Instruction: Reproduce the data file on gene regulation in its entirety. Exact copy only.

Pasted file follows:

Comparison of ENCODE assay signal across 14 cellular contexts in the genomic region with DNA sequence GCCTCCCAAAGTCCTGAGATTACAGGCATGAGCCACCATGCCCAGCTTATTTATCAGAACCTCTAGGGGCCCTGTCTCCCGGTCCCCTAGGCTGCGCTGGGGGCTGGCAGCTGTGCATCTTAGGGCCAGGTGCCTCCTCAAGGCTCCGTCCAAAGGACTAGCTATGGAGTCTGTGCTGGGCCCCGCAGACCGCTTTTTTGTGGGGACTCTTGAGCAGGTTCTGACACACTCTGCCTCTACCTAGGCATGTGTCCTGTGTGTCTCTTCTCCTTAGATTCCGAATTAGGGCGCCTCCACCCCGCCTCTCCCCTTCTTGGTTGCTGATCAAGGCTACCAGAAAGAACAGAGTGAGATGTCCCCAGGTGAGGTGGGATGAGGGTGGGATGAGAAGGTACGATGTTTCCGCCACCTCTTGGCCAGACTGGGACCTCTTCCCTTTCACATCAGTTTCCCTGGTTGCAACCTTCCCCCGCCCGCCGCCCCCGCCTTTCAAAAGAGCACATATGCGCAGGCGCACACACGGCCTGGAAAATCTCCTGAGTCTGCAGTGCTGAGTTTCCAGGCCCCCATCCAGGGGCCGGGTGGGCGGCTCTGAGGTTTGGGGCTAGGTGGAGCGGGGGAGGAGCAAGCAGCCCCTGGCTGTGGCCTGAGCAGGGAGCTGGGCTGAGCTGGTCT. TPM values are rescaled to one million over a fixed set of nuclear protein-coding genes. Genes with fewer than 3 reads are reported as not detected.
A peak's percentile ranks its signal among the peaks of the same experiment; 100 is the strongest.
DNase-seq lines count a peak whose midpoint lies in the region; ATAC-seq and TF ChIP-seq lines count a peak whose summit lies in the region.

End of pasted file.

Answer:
Comparison of ENCODE assay signal across 14 cellular contexts in the genomic region with DNA sequence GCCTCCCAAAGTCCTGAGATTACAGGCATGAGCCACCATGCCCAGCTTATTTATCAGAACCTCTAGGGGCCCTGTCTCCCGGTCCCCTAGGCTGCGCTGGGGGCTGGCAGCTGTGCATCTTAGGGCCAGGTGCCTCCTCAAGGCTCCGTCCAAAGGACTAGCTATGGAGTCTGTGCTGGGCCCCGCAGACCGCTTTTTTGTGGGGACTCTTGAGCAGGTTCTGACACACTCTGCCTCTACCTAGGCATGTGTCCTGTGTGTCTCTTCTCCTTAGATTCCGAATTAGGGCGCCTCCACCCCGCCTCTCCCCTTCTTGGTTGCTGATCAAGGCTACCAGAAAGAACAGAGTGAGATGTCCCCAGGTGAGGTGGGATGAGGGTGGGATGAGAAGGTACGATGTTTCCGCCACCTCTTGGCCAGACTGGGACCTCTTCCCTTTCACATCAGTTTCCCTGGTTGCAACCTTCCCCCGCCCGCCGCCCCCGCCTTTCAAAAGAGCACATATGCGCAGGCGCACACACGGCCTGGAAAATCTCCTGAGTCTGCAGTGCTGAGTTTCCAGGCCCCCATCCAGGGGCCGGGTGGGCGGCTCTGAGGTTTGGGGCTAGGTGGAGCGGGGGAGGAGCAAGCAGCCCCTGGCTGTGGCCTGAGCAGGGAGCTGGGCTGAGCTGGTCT. TPM values are rescaled to one million over a fixed set of nuclear protein-coding genes. Genes with fewer than 3 reads are reported as not detected.
A peak's percentile ranks its signal among the peaks of the same experiment; 100 is the strongest.
DNase-seq lines count a peak whose midpoint lies in the region; ATAC-seq and TF ChIP-seq lines count a peak whose summit lies in the region.